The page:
Should we simply trust what people or institutions say? Which values should be at play when assessing the words of others? Are experts or testifiers vulnerable against their own audiences? What if we wrongly discredit testimonies? Can we make sure that testimonies are accessible to vulnerable audiences? What strategies can help us to create testimonially just institutions?
A new PERITIA Special Issue published in the International Journal of Philosophical Studies this December and edited by Melanie Altanian and Maria Baghramian explores these issues under the theme ‘Testimonial Injustice and Trust’. The publication brings together ten articles, among them the winners of the 2020 Robert Papazian and PERITIA prizes.
Testimonial (in)justice in the relation of the speaker and the hearer
Testimonial (in)justice is a crucial aspect of the way we understand trust in others and in institutions like science and politics. We depend on the words of others to understand the world and create our own beliefs. However, the relationship between the speaker and the hearer is not an easy one. For instance, speakers can deceive, lie, or be mistaken, while hearers may have their own prejudices against speakers or may not believe them without engaging with their testimony. Accordingly, testimony makes speakers vulnerable to flawed responses that deprive them of recognitional epistemic goods, thereby undermining them as knowers.
Consequences for expert-driven institutions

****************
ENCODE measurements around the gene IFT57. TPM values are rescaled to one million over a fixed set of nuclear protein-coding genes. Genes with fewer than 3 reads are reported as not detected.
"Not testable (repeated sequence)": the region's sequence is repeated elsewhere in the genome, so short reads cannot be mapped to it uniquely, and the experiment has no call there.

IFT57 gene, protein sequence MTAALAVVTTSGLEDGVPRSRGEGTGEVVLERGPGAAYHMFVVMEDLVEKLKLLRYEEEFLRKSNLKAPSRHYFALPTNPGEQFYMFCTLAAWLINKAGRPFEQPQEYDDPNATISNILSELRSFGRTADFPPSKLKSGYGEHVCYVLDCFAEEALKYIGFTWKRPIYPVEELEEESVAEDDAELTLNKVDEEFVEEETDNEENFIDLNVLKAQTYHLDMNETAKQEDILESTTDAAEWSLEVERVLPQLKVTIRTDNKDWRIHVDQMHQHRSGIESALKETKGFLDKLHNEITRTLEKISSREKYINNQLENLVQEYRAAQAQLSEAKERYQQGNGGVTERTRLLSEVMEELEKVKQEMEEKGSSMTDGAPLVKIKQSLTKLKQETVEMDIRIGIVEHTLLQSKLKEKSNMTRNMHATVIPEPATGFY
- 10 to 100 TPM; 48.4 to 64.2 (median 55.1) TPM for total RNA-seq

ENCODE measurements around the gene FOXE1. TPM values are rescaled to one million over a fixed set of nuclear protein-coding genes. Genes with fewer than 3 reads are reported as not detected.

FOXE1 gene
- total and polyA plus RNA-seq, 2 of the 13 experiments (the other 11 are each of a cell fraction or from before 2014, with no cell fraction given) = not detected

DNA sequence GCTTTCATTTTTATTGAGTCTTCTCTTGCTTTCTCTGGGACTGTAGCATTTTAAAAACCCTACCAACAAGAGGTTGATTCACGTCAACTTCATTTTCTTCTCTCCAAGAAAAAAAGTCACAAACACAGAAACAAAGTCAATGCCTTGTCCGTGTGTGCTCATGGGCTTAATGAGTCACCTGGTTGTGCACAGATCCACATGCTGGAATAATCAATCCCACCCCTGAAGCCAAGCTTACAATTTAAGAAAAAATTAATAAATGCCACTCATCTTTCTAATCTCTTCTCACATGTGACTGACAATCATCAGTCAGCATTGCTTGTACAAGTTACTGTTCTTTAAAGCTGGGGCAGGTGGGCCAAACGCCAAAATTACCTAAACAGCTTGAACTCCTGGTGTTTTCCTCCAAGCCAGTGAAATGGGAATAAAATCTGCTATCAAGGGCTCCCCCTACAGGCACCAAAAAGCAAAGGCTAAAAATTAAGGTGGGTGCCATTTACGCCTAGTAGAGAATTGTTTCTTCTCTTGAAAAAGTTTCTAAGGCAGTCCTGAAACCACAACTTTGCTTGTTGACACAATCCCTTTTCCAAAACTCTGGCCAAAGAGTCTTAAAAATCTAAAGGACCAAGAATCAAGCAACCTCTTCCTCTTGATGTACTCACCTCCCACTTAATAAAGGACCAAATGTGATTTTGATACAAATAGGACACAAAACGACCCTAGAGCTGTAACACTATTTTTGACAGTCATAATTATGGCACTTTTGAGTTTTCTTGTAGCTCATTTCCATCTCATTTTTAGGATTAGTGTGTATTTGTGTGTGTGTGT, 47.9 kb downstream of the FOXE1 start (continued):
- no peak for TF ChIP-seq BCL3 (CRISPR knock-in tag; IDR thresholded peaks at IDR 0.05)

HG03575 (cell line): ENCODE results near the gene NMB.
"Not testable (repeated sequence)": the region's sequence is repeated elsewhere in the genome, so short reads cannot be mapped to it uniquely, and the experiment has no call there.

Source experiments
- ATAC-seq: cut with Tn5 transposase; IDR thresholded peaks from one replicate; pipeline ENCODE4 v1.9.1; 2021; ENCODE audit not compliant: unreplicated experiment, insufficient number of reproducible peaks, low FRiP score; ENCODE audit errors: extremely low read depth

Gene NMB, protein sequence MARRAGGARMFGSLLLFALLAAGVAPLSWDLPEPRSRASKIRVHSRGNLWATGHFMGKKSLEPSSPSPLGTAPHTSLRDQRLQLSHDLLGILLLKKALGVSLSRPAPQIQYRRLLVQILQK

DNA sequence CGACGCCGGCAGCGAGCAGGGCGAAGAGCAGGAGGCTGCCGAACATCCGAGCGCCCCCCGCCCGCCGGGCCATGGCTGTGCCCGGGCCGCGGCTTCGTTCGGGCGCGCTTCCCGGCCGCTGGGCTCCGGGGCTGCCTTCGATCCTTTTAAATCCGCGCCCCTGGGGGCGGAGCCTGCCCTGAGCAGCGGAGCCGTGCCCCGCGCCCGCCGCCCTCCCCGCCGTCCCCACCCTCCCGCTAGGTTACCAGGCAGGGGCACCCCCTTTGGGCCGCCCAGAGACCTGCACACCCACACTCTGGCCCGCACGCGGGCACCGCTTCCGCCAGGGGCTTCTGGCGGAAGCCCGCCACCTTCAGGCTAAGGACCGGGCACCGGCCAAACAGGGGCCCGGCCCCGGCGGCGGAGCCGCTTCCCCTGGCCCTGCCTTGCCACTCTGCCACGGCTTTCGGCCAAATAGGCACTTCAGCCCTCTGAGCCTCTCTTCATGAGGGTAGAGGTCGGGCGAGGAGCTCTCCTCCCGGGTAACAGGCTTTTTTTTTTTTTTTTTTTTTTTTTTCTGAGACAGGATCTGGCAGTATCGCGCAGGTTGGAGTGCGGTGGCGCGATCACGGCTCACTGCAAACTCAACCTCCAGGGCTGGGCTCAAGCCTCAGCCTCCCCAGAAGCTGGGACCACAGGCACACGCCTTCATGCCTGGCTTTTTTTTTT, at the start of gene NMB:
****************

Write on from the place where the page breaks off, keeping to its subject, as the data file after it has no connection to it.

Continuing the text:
This interaction may also apply to expert-driven institutions such as scientific or political institutions. “When one cannot understand the inner workings of an institution, it becomes difficult to know how to comport oneself testimonially”, argue Havi Carel and Ian Kidd, winners of the PERITIA Prize. In their article ‘Institutional Opacity, Epistemic Vulnerability, and Institutional Testimonial Justice’, the authors argue that “trustworthiness, transparency, and truthfulness” are fundamental values for constituting an ‘institutional ethos’.
Re-conceptualizations of testimonial (in)justice
While the first four articles of this Special Issue propose re-conceptualizations of testimonial injustice and, respectively, testimonial justice, the following articles take a critical look at Fricker’s work, addressing the much-debated question of the reconcilability of (traditional) norms of epistemology with norms of justice. “Fricker’s central case of testimonial injustice concerns the distinct epistemic wrong in which a hearer attributes a deflated level of credibility to a speaker owing to a negative identity prejudice against the speaker”, explain the two editing authors in their introduction.
The next two papers enhance the conversation around epistemic and testimonial injustices by applying them to specific cases of epistemic wrongs, for instance when an audience may silence a group by “failing to correctly identify the group’s proper representatives”, or when “individual speakers are likely coerced to silence themselves when they become aware of being mistaken as speaking for the group”.
PERITIA early career prize
Finally, in ‘Our epistemic duties in scenarios of vaccine mistrust’, the PERITIA early career prize winning article, Giulia Tertian and M. Inés Corbalán build on recent work by Johnson (2018) and Lackey (2020) to critically assess our epistemic obligation to voice disagreement, focusing particularly on discourses of science denial and vaccine hesitancy.
Read ‘Themes from Testimonial Injustice and Trust: Introduction to the Special Issue’ by Melanie Altanian and Maria Baghramian (full access limited to subscribers)
Read the PERITIA Prize winning article ‘Institutional Opacity, Epistemic Vulnerability, and Institutional Testimonial Justice’ by Havi Carel and Ian Kidd.